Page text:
Facebook knows a lot about you. But in exchange it lets you do some pretty useful things to your account.
Like capitalists throwing bread crumbs to the petty bourgeoisie, Facebook has created some tools for managing your stake in its sprawling online empire.
1. ‘Where you’re logged in’
Using your Facebook on someone else’s computer is extremely socially dangerous. All it takes is one fit of forgetfulness, and they have access to the most real you of all, the Facebook chat you.
You can ‘end activity’ in your Facebook settings, removing any unfamiliar or redundant Facebook locations and devices.
Go to ‘Settings’ then ‘Security’ and click ‘Where you’re logged in’. You’ll then be shown a list of all your ‘sessions’. Remove the ones you don’t want by clicking ‘End activity’.
If you prefer to use Facebook for keeping in touch with people exclusively, you can circumvent all of the annoying posts, adverts, game invites and other such rubbish by going to Messenger.com. The desktop site allows you to use the Messenger feature of Facebook and not a single thing else.
3. ‘Facebook Us’
No, this isn’t American Facebook (aka, Facebook), this is a feature that shows you how your relationship with your partner looks on Facebook, by collating all your information onto one page.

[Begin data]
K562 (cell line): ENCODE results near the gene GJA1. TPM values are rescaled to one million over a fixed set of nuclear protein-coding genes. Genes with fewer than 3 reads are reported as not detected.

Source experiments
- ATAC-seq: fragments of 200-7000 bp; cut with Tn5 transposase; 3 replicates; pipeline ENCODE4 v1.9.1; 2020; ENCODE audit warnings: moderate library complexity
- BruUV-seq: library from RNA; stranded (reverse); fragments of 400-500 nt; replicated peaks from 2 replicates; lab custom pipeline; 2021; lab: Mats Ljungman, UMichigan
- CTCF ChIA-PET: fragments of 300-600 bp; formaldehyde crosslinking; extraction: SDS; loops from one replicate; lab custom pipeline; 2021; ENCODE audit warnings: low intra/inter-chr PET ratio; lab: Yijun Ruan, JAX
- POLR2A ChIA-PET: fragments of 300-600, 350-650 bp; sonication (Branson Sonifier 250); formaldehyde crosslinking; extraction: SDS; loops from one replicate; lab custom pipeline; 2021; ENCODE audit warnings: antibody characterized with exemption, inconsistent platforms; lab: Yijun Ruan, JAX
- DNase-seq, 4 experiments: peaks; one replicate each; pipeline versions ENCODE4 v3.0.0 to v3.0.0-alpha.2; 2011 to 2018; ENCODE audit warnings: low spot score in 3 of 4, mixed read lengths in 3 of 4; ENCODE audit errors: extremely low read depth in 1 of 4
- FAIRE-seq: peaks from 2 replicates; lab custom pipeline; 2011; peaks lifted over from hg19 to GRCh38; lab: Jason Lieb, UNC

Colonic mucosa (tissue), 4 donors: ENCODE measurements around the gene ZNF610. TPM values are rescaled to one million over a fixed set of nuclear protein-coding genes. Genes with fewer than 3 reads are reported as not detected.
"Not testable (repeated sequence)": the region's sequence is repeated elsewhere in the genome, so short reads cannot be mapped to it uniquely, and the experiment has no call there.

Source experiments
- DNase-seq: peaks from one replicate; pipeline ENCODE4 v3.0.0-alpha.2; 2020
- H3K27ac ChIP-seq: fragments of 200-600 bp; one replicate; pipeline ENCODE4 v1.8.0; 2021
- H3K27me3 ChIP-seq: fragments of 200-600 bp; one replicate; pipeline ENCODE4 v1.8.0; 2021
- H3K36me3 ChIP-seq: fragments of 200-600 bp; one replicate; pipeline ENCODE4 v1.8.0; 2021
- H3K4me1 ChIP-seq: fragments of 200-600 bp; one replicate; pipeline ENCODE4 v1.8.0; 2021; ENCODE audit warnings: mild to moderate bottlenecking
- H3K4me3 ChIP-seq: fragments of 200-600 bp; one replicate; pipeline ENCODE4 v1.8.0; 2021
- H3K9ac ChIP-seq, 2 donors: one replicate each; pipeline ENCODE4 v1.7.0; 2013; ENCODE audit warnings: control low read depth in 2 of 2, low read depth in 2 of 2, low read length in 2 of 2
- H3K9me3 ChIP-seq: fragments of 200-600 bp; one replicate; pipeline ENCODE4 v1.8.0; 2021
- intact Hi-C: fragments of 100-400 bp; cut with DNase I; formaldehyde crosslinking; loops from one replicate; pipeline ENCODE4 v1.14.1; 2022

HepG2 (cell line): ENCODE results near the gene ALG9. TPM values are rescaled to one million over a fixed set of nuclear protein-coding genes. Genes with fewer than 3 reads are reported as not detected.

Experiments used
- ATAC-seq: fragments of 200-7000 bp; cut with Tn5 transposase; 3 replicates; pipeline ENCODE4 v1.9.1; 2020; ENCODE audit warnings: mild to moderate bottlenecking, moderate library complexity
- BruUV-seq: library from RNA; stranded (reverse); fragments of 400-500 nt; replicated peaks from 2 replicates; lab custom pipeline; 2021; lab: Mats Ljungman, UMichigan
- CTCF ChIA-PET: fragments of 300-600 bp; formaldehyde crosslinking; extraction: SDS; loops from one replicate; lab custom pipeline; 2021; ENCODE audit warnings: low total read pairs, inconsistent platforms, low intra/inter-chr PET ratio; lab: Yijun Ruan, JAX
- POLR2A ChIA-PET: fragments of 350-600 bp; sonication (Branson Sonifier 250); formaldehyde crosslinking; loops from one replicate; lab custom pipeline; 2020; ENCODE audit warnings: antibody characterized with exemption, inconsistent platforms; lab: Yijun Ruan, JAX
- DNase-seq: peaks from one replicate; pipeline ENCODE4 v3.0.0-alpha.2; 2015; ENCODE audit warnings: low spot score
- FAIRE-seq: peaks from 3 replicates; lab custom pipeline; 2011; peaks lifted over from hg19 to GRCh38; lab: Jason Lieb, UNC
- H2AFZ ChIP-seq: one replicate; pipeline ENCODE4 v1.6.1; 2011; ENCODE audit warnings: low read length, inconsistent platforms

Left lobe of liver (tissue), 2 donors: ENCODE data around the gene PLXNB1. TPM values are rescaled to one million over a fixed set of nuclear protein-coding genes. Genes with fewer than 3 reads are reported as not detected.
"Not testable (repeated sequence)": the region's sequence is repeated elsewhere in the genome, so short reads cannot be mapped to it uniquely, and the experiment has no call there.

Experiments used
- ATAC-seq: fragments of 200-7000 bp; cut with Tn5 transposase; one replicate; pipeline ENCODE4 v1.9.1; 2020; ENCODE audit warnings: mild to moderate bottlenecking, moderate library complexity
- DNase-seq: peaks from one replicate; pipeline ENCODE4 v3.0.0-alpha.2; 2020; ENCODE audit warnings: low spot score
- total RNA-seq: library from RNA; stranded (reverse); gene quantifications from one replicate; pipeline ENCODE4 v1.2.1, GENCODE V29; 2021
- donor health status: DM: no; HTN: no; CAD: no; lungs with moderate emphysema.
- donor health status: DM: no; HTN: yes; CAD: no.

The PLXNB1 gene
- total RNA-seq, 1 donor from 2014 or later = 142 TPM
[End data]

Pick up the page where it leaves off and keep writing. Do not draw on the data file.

To see this, and maybe one day cry while reading it, visit Facebook.com/us
4. ‘See less’
Downgrading your relationship status to ‘Single’ is sad, awkward, and just as humiliating as you’re imagining. Luckily, your old pal Facebook is there for you. Unlike your friends suggesting you fire bomb your ex’s house, or the ones who are already sending your ex flirty emoji, Facebook finds a happy medium. When you downgrade, it will prompt you to see fewer of your ex’s posts and to limit the number of your own Facebook posts that are visible to your ex.
This euphemistically named tool is for if the worst happens and you can no longer use your account. It’s a way to avoid your profile existing after you have passed away and upsetting your family, or leading people to believe you’re still alive.
Once again go to ‘Settings’ and ‘Security’, and from there you can nominate a Facebook friend to protect your legacy.
It doesn’t give them full access to your old content or messages. The ‘Legacy contact’ will be able to respond to new friend requests, pin posts to your timeline (such as ‘BTW I am dead’) and update your profile picture.